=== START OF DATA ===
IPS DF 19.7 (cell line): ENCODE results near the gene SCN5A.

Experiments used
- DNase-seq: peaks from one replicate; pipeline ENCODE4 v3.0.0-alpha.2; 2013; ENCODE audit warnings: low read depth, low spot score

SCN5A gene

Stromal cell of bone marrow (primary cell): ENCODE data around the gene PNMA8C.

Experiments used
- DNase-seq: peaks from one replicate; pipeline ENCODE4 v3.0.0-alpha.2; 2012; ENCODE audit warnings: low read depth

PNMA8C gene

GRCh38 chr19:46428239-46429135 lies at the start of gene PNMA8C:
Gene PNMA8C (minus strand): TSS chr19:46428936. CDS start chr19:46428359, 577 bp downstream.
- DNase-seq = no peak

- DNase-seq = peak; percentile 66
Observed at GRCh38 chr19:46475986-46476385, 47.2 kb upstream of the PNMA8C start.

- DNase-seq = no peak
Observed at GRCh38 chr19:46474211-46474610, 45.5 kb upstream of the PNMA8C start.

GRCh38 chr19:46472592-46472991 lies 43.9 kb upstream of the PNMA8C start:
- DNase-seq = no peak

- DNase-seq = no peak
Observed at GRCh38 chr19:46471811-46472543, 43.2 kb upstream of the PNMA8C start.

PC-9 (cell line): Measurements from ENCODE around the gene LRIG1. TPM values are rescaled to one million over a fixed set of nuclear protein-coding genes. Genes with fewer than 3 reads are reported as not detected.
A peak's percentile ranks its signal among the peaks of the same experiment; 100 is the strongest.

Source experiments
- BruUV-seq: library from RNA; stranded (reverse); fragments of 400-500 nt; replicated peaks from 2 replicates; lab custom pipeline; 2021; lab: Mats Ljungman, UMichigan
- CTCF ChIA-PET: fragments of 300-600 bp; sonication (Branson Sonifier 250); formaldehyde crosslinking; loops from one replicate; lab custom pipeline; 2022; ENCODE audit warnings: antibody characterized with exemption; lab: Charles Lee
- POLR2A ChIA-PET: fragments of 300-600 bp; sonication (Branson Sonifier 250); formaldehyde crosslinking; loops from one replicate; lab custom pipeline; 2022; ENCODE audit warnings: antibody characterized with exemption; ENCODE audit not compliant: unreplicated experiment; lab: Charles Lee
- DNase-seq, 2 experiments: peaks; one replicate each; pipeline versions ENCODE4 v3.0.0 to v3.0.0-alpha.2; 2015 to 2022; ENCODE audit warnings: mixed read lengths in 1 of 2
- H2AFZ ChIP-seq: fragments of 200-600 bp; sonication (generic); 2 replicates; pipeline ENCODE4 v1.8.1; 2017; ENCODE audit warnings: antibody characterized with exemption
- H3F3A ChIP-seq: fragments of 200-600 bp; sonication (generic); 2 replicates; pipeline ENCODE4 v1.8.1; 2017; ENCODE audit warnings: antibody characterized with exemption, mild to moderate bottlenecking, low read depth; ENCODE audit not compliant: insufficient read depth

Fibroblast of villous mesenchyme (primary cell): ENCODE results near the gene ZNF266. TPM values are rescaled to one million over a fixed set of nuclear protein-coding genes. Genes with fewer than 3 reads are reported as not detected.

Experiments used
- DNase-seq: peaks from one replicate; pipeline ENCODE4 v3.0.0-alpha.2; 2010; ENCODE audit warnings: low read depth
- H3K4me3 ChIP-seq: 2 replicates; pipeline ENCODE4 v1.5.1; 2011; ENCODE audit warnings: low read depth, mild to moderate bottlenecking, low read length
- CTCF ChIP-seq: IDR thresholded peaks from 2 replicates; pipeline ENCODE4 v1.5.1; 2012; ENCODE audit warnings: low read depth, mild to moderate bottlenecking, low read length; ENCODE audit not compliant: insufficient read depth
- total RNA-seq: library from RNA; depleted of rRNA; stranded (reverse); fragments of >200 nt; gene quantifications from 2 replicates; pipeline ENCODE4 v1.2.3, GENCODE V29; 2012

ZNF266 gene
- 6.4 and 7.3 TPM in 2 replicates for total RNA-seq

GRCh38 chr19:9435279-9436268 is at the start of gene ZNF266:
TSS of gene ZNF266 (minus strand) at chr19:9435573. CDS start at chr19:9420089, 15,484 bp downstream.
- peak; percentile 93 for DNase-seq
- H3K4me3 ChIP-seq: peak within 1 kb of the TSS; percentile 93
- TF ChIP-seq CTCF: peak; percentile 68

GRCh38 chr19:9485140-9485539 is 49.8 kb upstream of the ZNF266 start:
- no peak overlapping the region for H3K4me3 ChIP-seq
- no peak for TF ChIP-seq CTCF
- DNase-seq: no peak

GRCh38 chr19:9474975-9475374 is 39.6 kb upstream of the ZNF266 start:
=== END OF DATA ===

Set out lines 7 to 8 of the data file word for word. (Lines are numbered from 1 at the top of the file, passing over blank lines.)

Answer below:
- DNase-seq: peaks from one replicate; pipeline ENCODE4 v3.0.0-alpha.2; 2012; ENCODE audit warnings: low read depth

PNMA8C gene